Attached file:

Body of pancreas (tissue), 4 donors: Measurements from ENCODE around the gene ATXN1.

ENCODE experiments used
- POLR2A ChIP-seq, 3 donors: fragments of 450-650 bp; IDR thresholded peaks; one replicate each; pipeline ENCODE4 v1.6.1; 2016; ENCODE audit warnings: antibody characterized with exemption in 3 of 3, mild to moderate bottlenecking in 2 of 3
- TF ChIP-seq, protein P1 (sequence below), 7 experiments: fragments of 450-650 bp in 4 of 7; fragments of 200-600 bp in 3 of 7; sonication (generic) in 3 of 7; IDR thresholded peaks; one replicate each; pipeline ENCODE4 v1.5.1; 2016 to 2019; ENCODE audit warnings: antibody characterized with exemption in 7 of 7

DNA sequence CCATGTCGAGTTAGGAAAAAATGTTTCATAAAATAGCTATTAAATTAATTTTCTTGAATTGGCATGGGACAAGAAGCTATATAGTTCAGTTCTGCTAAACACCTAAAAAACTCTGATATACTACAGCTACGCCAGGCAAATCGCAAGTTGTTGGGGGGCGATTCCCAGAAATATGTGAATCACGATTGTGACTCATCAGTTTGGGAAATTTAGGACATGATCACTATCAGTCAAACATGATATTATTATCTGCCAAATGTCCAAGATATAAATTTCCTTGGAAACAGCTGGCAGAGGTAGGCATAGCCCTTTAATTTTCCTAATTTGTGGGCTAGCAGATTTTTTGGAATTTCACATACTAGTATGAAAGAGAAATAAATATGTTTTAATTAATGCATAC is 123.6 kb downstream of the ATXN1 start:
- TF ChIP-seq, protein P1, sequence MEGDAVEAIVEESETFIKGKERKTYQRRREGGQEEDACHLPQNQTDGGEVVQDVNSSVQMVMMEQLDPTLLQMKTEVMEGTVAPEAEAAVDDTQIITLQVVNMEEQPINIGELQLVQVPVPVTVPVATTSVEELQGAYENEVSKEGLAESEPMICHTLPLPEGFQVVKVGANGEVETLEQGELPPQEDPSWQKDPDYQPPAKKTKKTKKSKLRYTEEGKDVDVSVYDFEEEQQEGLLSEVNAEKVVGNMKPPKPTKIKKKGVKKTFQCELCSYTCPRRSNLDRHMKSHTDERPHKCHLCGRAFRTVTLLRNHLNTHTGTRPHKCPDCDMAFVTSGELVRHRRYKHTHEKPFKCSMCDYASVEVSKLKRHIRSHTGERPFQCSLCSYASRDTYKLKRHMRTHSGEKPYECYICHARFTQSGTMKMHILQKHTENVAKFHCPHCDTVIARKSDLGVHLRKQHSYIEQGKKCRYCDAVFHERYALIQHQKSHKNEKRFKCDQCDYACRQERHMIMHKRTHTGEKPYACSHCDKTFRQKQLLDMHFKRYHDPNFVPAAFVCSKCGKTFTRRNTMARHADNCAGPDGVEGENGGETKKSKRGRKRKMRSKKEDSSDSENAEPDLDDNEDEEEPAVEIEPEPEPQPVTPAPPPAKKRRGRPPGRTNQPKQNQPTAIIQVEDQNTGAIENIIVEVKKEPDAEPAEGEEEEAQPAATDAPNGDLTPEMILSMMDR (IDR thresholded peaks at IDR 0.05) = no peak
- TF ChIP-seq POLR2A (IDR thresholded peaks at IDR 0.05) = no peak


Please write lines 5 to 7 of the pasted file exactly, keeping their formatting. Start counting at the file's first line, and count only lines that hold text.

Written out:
DNA sequence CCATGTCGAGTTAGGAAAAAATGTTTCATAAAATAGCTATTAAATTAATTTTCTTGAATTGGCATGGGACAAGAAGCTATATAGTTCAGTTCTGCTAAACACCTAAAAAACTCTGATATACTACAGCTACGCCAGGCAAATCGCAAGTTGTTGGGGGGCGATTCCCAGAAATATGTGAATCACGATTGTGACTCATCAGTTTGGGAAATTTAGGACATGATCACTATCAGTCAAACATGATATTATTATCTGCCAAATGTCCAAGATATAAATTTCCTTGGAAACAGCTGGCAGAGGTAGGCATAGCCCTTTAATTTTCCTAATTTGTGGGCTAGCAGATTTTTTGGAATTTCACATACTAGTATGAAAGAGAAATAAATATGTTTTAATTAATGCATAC is 123.6 kb downstream of the ATXN1 start:
- TF ChIP-seq, protein P1, sequence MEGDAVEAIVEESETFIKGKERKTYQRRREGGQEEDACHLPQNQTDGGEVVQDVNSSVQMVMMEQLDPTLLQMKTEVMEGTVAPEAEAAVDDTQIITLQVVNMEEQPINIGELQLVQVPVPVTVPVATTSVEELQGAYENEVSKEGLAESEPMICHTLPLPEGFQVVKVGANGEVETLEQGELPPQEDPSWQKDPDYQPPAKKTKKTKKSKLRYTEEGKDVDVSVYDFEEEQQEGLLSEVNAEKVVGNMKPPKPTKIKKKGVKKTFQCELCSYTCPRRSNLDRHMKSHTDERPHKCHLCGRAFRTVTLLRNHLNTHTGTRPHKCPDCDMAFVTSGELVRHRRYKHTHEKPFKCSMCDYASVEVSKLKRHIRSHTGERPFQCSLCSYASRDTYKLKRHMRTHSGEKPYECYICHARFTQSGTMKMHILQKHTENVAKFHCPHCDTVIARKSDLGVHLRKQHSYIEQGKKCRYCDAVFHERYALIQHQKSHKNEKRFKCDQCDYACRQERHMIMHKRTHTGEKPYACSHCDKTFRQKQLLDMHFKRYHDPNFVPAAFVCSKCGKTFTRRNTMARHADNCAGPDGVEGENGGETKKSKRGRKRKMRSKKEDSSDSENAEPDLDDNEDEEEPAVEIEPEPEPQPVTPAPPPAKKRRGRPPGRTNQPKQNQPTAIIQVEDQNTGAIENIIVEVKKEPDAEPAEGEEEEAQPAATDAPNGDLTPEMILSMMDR (IDR thresholded peaks at IDR 0.05) = no peak
- TF ChIP-seq POLR2A (IDR thresholded peaks at IDR 0.05) = no peak